Bob Walters’ “Jump Fingers,” Gut Strings
In my last post I mentioned how I was hating the sound of my fiddle, and joked that maybe I needed yet another new kind of strings. Well, it turns out I did! My wife will laugh to read this, because it never lasts, but I’m now officially in love with Pirastro Wondertone gut strings. In this video I play Bob Walters’ “Jump Fingers” on my gut-strung fiddle, once at moderate speed and then once slow with some comments about style. At the beginning I show what the strings look like and say a little about how they’re different. Here’s a nice speedy version of Bob playing it with piano backup from R.P. Christesen, on Slippery Hill. And here’s his more stately version from The Champion, slowed-down and pitch corrected.
I bought the Wondertones after asking Bill Peterson to talk to Dwight Lamb about Bob Walters’ strings and getting this wonderful reply:
David, I went to visit Dwight yesterday and talked about gut strings. He said Bob used gut strings exclusively. Of course the E string was steel and he used a fine tuner on the E. The A was a plain (unwound) string and when you bought an A it was long enought to get 2 strings out of it. The D and G were wound gut strings, Dwight thought the D was wound with silver and the G aluminum, but I’m not sure about that. Dwight started out stringing his fiddle like Bob’s and used the Wondertone brand. Dwight switched to steel strings after he started playing a lot of fiddle contests that were outside and the weather was a problem with gut.
It blew my mind to read this, and it got me thinking, what if the almost universal use of metal strings among modern old-time fiddlers is keeping us from making discoveries about archaic old-time playing techniques? The research I’ve done suggests that gut strings would have been common up through the early 20th century, even though metal violin strings were probably available by the late 19th. David Kerr, of David Kerr Violins here in Portland, Oregon, tells me that Wondertones were simply what was available back then. (He also told me years ago that he didn’t see why old-time fiddlers didn’t try gut strings more often, if they really wanted to be “old-time.”) Steel strings existed, too, but there wasn’t much choice. Of course, not all fiddlers used store-bought strings—some adapted strings from other instruments or “non-musical sources” (love that phrase, which I got from this interesting thread on FiddleHangout about gut strings and old-time fiddle).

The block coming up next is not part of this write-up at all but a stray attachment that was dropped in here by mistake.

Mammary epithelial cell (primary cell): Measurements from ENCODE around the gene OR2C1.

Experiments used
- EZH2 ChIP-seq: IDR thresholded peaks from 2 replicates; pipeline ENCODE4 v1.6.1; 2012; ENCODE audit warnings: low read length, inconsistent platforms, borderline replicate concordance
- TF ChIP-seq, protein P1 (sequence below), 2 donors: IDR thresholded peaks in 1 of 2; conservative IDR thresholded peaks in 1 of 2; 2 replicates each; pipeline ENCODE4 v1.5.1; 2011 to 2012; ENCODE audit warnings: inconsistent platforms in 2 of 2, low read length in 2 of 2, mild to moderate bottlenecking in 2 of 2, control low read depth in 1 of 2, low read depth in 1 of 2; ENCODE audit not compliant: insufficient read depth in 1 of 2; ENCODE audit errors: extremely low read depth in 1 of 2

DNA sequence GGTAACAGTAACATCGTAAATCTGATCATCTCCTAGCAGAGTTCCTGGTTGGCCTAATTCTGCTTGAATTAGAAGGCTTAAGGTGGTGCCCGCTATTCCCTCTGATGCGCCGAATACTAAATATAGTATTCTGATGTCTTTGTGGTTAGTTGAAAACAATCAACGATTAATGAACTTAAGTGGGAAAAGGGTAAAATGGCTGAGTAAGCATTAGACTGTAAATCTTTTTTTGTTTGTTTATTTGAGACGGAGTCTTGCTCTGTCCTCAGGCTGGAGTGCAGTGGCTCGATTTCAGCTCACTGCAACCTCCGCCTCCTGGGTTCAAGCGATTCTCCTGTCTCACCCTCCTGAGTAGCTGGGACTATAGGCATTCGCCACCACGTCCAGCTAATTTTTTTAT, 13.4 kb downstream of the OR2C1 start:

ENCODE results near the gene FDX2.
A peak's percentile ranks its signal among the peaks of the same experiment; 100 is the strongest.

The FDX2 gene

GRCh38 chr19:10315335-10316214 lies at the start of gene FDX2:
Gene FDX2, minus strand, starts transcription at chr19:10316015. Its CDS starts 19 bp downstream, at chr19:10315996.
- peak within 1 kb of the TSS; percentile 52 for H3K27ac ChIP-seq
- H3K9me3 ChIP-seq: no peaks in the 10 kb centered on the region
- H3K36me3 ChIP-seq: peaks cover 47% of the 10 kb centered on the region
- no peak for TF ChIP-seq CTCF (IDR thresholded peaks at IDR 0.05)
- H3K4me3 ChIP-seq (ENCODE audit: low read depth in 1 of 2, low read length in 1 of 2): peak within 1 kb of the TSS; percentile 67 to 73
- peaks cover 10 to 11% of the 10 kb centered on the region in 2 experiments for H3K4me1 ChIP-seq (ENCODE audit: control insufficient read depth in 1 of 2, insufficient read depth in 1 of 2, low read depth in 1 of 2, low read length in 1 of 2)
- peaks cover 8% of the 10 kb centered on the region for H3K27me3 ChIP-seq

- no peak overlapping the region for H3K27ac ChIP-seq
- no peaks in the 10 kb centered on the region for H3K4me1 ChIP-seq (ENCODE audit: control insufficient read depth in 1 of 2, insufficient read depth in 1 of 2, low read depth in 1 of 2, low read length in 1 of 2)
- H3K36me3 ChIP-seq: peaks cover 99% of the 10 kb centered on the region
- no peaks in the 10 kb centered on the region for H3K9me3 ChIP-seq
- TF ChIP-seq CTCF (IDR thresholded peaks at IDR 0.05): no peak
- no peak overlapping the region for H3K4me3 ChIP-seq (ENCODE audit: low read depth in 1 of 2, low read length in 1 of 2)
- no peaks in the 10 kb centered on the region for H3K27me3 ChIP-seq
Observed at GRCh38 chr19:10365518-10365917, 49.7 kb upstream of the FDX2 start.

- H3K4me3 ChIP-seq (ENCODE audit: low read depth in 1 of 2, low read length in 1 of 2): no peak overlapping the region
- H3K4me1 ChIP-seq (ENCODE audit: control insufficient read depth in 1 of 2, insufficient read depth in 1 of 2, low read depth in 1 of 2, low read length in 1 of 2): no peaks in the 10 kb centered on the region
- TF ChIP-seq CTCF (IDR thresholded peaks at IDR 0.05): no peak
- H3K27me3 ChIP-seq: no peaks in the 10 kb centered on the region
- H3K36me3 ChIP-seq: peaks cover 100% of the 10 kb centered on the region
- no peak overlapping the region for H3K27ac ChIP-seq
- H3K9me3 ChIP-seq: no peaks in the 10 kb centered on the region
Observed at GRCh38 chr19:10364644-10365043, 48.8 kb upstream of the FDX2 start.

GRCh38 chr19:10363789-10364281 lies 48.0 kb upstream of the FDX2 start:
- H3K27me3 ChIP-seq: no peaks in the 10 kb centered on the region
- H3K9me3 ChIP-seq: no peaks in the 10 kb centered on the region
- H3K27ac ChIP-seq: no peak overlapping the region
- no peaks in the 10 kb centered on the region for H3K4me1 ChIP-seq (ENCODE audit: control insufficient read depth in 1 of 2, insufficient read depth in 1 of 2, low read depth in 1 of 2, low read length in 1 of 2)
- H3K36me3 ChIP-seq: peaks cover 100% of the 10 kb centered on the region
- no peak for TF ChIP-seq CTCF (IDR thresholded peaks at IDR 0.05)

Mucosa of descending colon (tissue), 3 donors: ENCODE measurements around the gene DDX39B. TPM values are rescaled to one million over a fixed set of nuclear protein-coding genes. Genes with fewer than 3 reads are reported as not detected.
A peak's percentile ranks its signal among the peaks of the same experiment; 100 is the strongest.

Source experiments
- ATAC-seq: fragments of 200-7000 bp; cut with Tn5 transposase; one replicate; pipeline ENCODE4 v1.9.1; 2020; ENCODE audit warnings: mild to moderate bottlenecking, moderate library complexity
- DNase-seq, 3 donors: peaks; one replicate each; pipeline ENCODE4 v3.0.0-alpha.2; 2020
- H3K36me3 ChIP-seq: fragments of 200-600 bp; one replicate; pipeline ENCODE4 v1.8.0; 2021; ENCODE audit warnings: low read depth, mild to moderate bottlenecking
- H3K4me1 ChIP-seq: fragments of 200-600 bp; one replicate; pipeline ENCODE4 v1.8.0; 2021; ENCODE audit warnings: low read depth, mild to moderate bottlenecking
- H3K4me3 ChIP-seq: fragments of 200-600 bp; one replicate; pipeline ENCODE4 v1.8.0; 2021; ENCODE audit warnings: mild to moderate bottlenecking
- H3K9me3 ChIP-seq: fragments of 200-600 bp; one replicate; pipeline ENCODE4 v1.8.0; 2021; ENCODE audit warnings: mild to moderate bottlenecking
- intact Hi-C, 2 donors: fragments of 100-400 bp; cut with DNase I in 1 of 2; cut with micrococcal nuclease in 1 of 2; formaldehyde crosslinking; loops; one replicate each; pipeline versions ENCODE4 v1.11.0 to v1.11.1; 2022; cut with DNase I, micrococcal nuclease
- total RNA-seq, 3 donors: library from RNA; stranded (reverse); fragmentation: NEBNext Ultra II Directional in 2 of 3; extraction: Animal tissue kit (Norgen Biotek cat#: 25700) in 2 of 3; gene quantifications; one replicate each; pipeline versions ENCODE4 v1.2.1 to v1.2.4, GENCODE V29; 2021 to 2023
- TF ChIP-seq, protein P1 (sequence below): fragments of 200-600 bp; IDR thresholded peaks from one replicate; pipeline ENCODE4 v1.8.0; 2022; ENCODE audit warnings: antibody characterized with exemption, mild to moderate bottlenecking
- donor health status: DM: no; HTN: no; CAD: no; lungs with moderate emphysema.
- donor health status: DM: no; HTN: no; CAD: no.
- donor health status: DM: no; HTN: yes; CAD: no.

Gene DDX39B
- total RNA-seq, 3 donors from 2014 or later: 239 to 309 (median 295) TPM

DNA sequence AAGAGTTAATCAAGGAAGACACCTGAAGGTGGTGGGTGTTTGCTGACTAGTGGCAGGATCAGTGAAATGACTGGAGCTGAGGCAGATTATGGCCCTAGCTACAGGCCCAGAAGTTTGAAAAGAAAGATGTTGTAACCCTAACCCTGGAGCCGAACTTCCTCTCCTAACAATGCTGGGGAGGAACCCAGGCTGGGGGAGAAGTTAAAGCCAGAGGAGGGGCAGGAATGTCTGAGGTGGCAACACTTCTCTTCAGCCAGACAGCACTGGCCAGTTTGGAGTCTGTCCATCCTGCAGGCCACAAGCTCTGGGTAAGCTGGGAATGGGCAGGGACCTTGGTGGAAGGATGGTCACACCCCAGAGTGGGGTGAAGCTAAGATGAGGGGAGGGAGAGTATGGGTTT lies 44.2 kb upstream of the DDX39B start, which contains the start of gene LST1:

Sure, most of the old-time greats whose recordings we’ve learned from are probably playing on metal strings. But I wonder about, say, Alan Sisson, J.D. Harris, people like that. Or Bunt Stephens: the tone and the vibrato on his recordings really sound like gut strings to me. And what about the people they learned from? They almost certainly played on gut. So the techniques we hear in the first generation of recorded old-time fiddle could be said to have their roots in a gut-string style of playing.
One thing I found instantly is that the bow shake ornament has a whole different quality with gut strings. I’m surprised, but I actually find it easier and more subtle—and it sounds much more like Bob Walters’. The feel and sound of the strings are completely different from any synthetic strings I’ve ever tried.
When I first tried the Wondertones, a year or so ago, I didn’t feel like I could keep the attack from sounding scratchy. They’ve been languishing in my string graveyard ever since. A few weeks ago, though, at the end of my rope about my fiddle’s sound, I tried them again. They were exactly what my ears had been craving. And after a little experimenting with different bow pressures and rosin, the bowing clicked so that there was suddenly no scratching. I’m using Melos dark rosin, which they recommended at Kerr Violins. By the way, I got the strings from my local violin repair guy, but I can’t seem to find the exact set online. The closest one, Pirastro Wondertone Gold, seems to have a wound A.
I admit, I’ve got Helicores on my main fiddle currently. They’re definitely easier to play and louder, and they hold their tuning better. That’s the one I use for sessions or dances. But at home I find myself picking up the gut-strung fiddle as often as the other. There’s just something very warm and human about the sound and the feel, both under the fingers and under the bow. It’s easier for me to get lost in them. And making that little extra effort to get a good sound seems to help my playing overall. I should mention, I also play the bass viola da gamba, which has gut strings, so it feels familiar to me. But the bowing technique is completely different, so I don’t really think I had much of a head start.
Now to the tune. Here’s what Dwight says about “Jump Fingers” in the liner notes to The Champion. Reading between the lines, it seems to be a great example of Bob’s excellent policy of never saying anything bad about another fiddler:
34. Jump Fingers. “Bob got this from Jeffie Pounds who was a farmer over around Decatur. I met Jeffie just once at a fiddler contest and it was clear that at one time he’d been quite the fiddle player. Bob Christeson had a story that Jeffie had composed this piece and played it for Bob, who promptly reproduced it better than Jeffie had played it, which made old Jeffie rather mad. But I never heard that story from Bob himself, who just said that he had learned it from Jeffie.” Lonnie Robertson told Gordon McCann the same story about this tune (Lonnie plays it himself on his Rounder CD).